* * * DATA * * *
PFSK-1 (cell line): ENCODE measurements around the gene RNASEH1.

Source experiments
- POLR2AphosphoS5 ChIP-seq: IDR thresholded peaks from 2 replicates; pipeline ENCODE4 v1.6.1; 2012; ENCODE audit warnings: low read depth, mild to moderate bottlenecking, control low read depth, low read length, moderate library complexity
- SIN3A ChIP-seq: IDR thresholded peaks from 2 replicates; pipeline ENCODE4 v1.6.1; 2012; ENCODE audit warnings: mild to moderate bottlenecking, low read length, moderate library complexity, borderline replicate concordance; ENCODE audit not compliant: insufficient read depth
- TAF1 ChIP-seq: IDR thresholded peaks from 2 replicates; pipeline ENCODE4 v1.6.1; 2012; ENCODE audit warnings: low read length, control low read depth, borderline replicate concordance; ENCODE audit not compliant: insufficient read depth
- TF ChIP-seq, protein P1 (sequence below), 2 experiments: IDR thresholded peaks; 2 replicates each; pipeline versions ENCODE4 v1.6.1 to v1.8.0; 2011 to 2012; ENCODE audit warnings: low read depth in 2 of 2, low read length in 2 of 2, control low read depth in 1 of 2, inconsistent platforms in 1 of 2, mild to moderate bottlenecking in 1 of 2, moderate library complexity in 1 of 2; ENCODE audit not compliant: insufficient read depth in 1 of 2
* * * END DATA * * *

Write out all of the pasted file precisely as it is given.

PFSK-1 (cell line): ENCODE measurements around the gene RNASEH1.

Source experiments
- POLR2AphosphoS5 ChIP-seq: IDR thresholded peaks from 2 replicates; pipeline ENCODE4 v1.6.1; 2012; ENCODE audit warnings: low read depth, mild to moderate bottlenecking, control low read depth, low read length, moderate library complexity
- SIN3A ChIP-seq: IDR thresholded peaks from 2 replicates; pipeline ENCODE4 v1.6.1; 2012; ENCODE audit warnings: mild to moderate bottlenecking, low read length, moderate library complexity, borderline replicate concordance; ENCODE audit not compliant: insufficient read depth
- TAF1 ChIP-seq: IDR thresholded peaks from 2 replicates; pipeline ENCODE4 v1.6.1; 2012; ENCODE audit warnings: low read length, control low read depth, borderline replicate concordance; ENCODE audit not compliant: insufficient read depth
- TF ChIP-seq, protein P1 (sequence below), 2 experiments: IDR thresholded peaks; 2 replicates each; pipeline versions ENCODE4 v1.6.1 to v1.8.0; 2011 to 2012; ENCODE audit warnings: low read depth in 2 of 2, low read length in 2 of 2, control low read depth in 1 of 2, inconsistent platforms in 1 of 2, mild to moderate bottlenecking in 1 of 2, moderate library complexity in 1 of 2; ENCODE audit not compliant: insufficient read depth in 1 of 2